View Full Version : SOLVED: Water Pump Issue or Clogged Supply Line?

10-07-2013, 10:09 AM
Water Pump Issue….please excuse the long post.

I ran into a problem this week with my fresh water supply system. I added some water to the tank (1/4 tank per the indicator) for use during a parking lot overnight while en route to the Iowa Rally. When I flipped the switch in the coach I could not hear the pump operating and was unable to draw water. Once at the rally, I removed the panel and checked the voltage….I must have had a loose connection or bad ground because the pump started to work.

I then noticed that the supply hose before the pump started to collapse, so I shut down the pump to prevent overheating. I unscrewed the supply hose to the pump and attempted to suck up some water (much nicer than trying to siphon fuel) with no success. I believe I must have a kink or obstruction in the tank supply line because I am not able to manually draw water. I flipped the winterizing valve to the winterizing position and the pump worked fine, so the pump appears to be working with no clogs in the filter.

I also noticed that my fresh water tank drain is loose and positioned at a 45 degree angle. Prior to this trip, it was firmly mounted and at a 90 degree angle to the corroplast. I haven't seen any bulges, but I am concerned that the fresh water tank may have shifted.

A little history….I have a 2009 BH 3580RL that has an issue with extremely hot water bleeding through cold side when there is no pressure on the water system from the city supply or fresh water tank. I can open any cold water supply, including the toilet and extremely hot water will flow for 4-5 minutes. Any other coach will dribble water for a few seconds, but mine runs at a daily decent flow. If I try this trick before heating up the water I don't get the siphon effect.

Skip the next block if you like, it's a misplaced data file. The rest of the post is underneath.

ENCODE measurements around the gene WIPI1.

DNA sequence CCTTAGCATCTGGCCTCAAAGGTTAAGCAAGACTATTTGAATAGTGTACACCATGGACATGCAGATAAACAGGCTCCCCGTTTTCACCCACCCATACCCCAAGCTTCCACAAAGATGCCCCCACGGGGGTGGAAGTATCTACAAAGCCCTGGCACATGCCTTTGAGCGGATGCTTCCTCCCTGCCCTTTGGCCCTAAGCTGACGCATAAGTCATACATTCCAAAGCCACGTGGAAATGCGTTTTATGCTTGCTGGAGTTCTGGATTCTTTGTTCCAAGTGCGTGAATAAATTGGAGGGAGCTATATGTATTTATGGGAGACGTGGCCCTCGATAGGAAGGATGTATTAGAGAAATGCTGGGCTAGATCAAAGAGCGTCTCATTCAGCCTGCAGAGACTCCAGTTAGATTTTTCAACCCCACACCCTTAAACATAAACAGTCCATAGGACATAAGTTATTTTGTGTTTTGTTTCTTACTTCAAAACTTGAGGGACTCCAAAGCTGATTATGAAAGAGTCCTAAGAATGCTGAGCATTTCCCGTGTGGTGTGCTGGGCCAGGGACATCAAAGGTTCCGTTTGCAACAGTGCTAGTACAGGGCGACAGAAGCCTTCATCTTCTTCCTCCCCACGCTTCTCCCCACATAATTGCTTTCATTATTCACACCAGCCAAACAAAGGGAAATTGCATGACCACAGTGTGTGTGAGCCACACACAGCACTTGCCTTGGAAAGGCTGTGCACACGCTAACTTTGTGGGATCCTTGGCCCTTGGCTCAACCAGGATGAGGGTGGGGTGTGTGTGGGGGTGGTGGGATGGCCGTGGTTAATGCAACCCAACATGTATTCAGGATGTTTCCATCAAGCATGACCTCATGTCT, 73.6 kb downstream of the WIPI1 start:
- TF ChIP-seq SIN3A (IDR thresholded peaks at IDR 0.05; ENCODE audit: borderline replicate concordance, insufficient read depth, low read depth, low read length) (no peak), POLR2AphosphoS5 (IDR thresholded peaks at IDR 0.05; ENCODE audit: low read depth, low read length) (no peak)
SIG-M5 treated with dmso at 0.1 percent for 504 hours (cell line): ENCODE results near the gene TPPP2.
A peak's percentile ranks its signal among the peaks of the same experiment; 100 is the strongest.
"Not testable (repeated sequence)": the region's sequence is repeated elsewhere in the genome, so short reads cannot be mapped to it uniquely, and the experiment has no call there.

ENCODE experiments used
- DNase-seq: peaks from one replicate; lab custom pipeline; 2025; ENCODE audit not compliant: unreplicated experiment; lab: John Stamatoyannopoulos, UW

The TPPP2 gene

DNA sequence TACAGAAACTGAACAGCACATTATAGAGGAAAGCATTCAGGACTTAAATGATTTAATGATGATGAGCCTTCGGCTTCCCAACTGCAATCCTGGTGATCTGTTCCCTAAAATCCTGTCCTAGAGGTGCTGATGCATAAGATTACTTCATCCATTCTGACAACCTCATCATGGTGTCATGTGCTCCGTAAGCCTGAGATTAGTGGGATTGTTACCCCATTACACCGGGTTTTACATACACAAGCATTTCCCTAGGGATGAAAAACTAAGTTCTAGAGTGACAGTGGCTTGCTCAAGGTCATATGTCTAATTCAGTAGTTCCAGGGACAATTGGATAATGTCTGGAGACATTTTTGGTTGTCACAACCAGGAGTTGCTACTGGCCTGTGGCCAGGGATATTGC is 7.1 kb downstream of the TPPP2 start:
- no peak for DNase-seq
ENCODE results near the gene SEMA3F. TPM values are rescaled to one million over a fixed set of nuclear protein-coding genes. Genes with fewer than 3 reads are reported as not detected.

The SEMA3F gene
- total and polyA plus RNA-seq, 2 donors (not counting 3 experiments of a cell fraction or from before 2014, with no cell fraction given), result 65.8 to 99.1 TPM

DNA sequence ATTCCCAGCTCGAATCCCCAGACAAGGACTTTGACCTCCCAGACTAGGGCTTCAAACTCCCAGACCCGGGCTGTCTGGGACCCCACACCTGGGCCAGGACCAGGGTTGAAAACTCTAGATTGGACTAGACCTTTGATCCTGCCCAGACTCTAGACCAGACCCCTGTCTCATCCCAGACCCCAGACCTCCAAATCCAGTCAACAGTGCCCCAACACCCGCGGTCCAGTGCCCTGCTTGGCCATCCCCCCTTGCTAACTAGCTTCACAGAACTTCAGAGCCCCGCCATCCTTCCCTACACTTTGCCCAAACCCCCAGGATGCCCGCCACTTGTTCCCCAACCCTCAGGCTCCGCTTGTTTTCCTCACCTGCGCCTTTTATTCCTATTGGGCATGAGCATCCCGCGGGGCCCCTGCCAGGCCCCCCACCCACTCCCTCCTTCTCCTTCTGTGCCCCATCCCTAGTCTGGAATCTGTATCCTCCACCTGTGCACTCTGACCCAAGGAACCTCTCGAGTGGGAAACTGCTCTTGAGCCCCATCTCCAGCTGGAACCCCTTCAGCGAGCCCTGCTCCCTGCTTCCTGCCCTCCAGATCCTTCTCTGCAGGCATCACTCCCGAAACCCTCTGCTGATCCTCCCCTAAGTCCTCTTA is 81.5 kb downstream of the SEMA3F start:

My coach is definitely haunted...... I've stumped HL techs at 3 national rallies and several local techs including the guys at the Wisconsin rally. We've checked the plumbing of the lines, replaced by-pass valves and replaced the top check valve on the water heater to no avail. We also checked for excessive hot water temperature and it is normal with no activation of the high pressure relief valve. The HL techs just replaced the by-pass valves at the Goshen rally and I noticed that the fresh water supply hose is tight with very little slack, but I never checked the fresh water function at that time. This weird situation is usually not a problem since the system works fine if it is connected to the city supply or pressurized by the fresh water pump. I'm just wondering if these problems may be related.

So here are my questions:

I think I need to remove or at least drop the corroplast to check the fresh water tank supply line. Do I have to completely remove the bottom corroplast liner. Any suggestions about working with the liner?

Can I get a replacement hose at Home Depot or Lowes? What type or size?

Are there any in line check valves, components, or connectors that I should be aware of?

Any suggestions for splicing or replacing the supply hose if needed? I have the lex crimps and crimping tool but can I use hose clamps. I'm not sure if the pex crimps work with the soft hose, but the hoses are pex crimped to the by-pass valves.

Any suggestions for removing pex crimps. I used to wrestle them off with an old pair of pliers, but thought there must be a tool or easier method.

Thanks for reading this post…

Chuck Dvorak

10-07-2013, 10:28 AM
Hi Chuck,

It's hard to imagine a connection between the hot water issue and the fresh tank issue. The only possibility I can think of is that the water pump internal check valve is allowing backwards water flow into the fresh tank. It seems unlikely that this would siphon hot water out of the heater, but if it did, that would introduce hot water into the common pluming. But there are 2 obvious problems with this line of reasoning. 1) it wouldn't produce more than a few seconds of hot water, and 2) the fresh tank gauge would show full and you'd probably have water leaking from the underbelly.

If this is a Suburban water heater, I'd suggest purging the hot water from the cold lines and running it on propane for a while to see if the problem goes away, in which case it's probably the 110V thermostat/ECO assembly. Another thing to try would be to add a check valve to the hot water inlet - low percentage, but you're running out of things to try.